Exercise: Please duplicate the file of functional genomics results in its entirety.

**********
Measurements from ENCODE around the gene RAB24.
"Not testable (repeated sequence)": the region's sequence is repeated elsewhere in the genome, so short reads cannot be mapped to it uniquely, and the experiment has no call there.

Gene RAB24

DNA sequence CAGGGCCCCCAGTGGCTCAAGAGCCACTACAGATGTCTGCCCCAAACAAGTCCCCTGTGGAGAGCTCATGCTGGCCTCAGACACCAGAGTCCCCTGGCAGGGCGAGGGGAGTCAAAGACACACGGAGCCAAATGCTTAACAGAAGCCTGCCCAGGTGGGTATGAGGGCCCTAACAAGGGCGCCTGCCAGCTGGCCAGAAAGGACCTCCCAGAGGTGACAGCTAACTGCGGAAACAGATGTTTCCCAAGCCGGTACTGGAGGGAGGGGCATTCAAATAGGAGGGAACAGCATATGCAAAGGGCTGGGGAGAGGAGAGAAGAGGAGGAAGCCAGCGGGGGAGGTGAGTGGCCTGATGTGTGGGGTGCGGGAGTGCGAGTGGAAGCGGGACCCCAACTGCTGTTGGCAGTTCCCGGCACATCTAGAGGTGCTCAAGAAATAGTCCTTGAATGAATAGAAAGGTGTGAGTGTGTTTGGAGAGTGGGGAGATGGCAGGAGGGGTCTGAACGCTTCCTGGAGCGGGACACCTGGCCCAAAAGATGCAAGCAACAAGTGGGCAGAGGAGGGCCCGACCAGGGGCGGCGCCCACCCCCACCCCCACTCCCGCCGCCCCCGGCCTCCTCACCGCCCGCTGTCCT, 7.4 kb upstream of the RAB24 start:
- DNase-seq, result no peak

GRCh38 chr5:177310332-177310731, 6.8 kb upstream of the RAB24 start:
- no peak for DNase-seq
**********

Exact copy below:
Measurements from ENCODE around the gene RAB24.
"Not testable (repeated sequence)": the region's sequence is repeated elsewhere in the genome, so short reads cannot be mapped to it uniquely, and the experiment has no call there.

Gene RAB24

DNA sequence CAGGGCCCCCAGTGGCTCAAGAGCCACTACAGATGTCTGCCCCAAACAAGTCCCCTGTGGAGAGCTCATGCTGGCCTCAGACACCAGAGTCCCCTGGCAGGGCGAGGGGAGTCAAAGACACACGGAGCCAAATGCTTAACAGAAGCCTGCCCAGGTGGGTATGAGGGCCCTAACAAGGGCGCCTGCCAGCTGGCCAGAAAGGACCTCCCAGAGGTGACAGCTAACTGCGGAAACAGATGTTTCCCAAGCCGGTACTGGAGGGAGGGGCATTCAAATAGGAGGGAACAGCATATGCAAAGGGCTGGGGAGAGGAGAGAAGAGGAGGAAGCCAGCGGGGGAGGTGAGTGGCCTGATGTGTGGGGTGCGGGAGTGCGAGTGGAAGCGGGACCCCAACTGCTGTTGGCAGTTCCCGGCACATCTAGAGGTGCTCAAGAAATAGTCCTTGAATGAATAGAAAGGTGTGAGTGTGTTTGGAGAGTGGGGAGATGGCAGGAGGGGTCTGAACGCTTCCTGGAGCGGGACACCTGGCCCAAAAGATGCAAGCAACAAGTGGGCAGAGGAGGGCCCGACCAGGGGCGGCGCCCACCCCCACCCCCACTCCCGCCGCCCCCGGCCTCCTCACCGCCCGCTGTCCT, 7.4 kb upstream of the RAB24 start:
- DNase-seq, result no peak

GRCh38 chr5:177310332-177310731, 6.8 kb upstream of the RAB24 start:
- no peak for DNase-seq